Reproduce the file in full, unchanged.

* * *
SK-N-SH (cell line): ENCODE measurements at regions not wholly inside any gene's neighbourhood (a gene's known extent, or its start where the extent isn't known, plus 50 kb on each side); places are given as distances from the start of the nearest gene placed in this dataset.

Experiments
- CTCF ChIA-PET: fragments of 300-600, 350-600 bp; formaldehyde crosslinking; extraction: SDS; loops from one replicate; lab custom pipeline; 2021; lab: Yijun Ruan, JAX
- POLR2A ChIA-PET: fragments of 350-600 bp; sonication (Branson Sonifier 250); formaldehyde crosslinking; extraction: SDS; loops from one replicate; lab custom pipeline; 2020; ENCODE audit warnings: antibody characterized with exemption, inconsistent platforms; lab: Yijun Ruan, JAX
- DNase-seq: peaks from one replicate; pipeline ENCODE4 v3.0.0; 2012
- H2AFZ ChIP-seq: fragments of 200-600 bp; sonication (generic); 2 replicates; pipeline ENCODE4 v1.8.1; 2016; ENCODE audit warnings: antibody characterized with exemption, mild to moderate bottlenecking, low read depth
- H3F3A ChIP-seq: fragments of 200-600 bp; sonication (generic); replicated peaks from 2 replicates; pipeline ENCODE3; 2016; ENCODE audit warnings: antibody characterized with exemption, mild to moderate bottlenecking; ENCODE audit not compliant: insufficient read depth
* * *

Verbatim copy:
SK-N-SH (cell line): ENCODE measurements at regions not wholly inside any gene's neighbourhood (a gene's known extent, or its start where the extent isn't known, plus 50 kb on each side); places are given as distances from the start of the nearest gene placed in this dataset.

Experiments
- CTCF ChIA-PET: fragments of 300-600, 350-600 bp; formaldehyde crosslinking; extraction: SDS; loops from one replicate; lab custom pipeline; 2021; lab: Yijun Ruan, JAX
- POLR2A ChIA-PET: fragments of 350-600 bp; sonication (Branson Sonifier 250); formaldehyde crosslinking; extraction: SDS; loops from one replicate; lab custom pipeline; 2020; ENCODE audit warnings: antibody characterized with exemption, inconsistent platforms; lab: Yijun Ruan, JAX
- DNase-seq: peaks from one replicate; pipeline ENCODE4 v3.0.0; 2012
- H2AFZ ChIP-seq: fragments of 200-600 bp; sonication (generic); 2 replicates; pipeline ENCODE4 v1.8.1; 2016; ENCODE audit warnings: antibody characterized with exemption, mild to moderate bottlenecking, low read depth
- H3F3A ChIP-seq: fragments of 200-600 bp; sonication (generic); replicated peaks from 2 replicates; pipeline ENCODE3; 2016; ENCODE audit warnings: antibody characterized with exemption, mild to moderate bottlenecking; ENCODE audit not compliant: insufficient read depth